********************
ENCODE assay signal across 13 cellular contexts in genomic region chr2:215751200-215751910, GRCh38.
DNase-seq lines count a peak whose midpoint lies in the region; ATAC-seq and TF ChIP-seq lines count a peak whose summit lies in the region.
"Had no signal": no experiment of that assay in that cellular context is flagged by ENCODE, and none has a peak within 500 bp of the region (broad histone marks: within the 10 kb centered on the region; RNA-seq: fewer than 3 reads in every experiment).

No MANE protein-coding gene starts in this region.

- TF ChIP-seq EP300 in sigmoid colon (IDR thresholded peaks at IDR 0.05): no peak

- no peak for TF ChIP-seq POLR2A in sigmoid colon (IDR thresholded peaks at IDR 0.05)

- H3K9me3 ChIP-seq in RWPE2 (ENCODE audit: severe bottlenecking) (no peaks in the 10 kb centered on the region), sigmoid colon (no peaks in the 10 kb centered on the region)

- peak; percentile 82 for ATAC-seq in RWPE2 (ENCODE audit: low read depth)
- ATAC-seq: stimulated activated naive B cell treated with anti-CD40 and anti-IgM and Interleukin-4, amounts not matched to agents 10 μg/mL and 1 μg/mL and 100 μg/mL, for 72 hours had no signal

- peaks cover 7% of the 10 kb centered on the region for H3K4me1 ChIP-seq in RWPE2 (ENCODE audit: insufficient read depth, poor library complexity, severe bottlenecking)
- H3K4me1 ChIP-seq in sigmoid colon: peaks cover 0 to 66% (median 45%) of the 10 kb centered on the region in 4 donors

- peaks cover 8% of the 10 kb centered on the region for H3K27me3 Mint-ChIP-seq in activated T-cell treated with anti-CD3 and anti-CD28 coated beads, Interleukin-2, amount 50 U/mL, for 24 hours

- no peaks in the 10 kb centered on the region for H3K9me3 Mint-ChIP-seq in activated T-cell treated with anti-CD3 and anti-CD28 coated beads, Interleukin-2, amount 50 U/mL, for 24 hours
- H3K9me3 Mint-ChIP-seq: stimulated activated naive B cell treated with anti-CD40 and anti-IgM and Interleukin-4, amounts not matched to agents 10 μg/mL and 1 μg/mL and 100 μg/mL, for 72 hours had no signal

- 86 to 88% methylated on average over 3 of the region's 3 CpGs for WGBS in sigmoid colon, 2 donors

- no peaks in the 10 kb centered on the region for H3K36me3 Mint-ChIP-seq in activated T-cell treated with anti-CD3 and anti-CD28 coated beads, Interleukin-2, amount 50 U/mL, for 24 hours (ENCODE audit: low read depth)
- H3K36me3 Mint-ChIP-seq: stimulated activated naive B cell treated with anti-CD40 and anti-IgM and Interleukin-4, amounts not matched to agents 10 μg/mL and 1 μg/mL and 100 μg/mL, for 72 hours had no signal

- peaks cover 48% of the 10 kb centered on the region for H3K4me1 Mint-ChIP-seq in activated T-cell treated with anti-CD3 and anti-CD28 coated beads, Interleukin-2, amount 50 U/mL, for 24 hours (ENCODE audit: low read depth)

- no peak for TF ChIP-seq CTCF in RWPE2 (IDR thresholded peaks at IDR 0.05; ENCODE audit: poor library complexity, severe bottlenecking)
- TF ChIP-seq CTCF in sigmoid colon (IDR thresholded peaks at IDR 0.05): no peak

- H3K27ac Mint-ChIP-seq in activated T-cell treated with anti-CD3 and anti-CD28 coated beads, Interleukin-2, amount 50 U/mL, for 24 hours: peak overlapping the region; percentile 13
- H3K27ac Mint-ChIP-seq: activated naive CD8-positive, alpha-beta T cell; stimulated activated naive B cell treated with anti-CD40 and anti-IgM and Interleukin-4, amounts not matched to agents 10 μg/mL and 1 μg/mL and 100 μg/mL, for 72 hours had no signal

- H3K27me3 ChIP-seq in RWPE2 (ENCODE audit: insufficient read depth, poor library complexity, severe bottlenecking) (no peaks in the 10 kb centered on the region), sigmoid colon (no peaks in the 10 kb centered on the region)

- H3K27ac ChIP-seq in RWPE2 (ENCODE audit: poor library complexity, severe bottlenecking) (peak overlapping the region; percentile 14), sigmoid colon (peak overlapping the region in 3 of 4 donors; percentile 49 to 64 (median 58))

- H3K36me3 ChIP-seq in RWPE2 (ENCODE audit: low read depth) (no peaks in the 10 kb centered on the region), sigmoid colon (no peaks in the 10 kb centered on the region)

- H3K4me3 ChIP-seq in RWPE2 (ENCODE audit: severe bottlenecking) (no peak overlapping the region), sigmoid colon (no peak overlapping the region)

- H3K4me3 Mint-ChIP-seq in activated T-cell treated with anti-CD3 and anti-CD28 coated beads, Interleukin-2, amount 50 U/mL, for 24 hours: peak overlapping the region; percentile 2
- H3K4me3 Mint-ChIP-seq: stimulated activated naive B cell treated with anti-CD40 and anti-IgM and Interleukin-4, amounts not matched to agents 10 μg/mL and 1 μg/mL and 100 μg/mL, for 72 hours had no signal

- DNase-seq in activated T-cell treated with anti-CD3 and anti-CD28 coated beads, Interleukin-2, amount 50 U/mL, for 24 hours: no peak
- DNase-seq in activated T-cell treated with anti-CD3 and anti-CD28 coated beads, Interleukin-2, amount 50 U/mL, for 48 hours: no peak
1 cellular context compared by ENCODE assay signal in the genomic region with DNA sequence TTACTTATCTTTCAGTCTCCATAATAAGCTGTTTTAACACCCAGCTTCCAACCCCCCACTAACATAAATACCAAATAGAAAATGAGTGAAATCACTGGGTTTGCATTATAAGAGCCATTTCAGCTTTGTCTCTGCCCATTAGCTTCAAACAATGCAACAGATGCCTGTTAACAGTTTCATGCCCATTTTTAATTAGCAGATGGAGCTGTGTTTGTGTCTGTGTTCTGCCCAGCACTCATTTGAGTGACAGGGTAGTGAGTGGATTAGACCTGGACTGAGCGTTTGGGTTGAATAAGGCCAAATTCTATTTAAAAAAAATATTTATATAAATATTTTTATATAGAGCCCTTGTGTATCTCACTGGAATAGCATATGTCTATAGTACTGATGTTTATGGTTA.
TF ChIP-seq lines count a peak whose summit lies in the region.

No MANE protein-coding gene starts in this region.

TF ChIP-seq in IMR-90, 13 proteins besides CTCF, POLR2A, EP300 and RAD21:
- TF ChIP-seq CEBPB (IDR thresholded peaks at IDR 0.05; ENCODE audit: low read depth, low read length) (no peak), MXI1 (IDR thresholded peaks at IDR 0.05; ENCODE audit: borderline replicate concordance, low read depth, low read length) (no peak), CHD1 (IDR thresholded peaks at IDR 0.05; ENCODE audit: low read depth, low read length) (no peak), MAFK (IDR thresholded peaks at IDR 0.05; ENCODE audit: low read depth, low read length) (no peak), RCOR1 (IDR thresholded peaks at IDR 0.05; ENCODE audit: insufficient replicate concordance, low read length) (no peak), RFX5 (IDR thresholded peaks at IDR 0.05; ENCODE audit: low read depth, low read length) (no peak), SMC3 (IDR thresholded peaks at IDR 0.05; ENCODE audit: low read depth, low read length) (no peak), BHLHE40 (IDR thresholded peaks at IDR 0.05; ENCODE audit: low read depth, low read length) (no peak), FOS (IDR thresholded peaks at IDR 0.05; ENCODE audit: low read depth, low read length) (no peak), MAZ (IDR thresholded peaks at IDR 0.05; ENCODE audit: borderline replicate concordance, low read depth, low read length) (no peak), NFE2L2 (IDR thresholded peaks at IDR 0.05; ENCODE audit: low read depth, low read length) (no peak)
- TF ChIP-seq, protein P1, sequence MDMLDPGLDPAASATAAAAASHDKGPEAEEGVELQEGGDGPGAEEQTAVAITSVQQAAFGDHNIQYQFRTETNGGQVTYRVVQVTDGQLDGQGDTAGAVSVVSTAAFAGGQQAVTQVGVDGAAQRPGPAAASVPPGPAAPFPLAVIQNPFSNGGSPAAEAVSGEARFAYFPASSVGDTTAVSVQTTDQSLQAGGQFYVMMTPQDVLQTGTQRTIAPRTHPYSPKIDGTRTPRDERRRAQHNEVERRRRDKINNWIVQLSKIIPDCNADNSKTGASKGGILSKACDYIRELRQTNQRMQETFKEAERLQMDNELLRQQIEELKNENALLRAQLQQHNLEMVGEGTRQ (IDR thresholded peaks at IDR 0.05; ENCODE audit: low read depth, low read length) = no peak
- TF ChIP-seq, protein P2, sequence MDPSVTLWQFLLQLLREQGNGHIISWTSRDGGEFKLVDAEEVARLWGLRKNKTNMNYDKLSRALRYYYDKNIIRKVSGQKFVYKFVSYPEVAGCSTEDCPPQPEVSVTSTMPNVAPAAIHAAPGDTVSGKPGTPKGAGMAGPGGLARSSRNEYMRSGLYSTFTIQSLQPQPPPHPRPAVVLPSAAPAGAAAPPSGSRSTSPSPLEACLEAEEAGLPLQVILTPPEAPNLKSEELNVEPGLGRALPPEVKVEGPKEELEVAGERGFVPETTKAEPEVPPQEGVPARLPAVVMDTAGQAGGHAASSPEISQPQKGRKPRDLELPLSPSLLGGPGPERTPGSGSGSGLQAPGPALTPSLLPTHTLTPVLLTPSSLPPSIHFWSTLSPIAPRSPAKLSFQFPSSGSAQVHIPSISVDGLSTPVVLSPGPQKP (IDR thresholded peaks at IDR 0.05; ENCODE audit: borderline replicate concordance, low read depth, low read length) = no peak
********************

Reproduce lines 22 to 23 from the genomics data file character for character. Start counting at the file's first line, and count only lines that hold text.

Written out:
- H3K27ac Mint-ChIP-seq: activated naive CD8-positive, alpha-beta T cell; stimulated activated naive B cell treated with anti-CD40 and anti-IgM and Interleukin-4, amounts not matched to agents 10 μg/mL and 1 μg/mL and 100 μg/mL, for 72 hours had no signal

- H3K27me3 ChIP-seq in RWPE2 (ENCODE audit: insufficient read depth, poor library complexity, severe bottlenecking) (no peaks in the 10 kb centered on the region), sigmoid colon (no peaks in the 10 kb centered on the region)